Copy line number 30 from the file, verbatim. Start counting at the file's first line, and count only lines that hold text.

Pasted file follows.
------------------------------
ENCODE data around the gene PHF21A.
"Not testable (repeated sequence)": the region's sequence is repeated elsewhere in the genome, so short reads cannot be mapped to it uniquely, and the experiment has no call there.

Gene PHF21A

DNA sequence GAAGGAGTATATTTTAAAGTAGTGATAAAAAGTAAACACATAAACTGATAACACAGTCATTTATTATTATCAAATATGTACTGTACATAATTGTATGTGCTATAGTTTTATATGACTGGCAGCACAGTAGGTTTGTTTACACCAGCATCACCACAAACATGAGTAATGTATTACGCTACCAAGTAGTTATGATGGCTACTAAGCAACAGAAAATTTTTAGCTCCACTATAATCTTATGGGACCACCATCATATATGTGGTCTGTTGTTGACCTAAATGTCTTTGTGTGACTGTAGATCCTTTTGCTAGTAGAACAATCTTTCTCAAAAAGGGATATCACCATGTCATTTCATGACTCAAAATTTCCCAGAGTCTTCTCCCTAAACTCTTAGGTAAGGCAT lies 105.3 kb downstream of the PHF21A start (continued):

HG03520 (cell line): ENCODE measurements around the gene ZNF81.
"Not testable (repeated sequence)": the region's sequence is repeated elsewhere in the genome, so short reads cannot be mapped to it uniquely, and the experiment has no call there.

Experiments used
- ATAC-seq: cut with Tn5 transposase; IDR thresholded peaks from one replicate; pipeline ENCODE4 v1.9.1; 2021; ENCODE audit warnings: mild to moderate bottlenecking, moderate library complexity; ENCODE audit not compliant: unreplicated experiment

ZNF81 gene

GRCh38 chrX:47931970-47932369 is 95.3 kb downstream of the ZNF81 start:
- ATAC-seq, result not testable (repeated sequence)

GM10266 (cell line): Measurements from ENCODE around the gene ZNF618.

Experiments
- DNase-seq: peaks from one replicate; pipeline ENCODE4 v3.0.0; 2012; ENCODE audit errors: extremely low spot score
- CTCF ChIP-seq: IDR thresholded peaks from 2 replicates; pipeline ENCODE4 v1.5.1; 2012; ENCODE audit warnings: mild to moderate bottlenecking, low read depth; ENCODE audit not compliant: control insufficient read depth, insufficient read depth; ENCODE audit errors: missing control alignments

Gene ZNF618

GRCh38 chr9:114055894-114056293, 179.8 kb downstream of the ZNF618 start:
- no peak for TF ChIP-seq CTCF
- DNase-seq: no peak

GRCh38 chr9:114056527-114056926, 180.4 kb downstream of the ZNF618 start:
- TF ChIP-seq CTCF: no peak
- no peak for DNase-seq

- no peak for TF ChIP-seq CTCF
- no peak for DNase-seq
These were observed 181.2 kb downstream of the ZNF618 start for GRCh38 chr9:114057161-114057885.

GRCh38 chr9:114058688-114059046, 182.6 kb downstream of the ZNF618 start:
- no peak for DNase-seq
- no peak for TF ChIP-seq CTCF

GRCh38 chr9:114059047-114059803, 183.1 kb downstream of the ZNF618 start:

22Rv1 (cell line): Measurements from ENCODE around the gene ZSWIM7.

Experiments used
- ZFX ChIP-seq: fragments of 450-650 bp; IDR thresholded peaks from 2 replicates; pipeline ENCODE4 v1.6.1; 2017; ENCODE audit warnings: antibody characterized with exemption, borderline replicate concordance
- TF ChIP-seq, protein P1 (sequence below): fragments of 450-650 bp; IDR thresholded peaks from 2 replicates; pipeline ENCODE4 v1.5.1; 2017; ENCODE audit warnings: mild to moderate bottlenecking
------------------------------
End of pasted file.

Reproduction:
22Rv1 (cell line): Measurements from ENCODE around the gene ZSWIM7.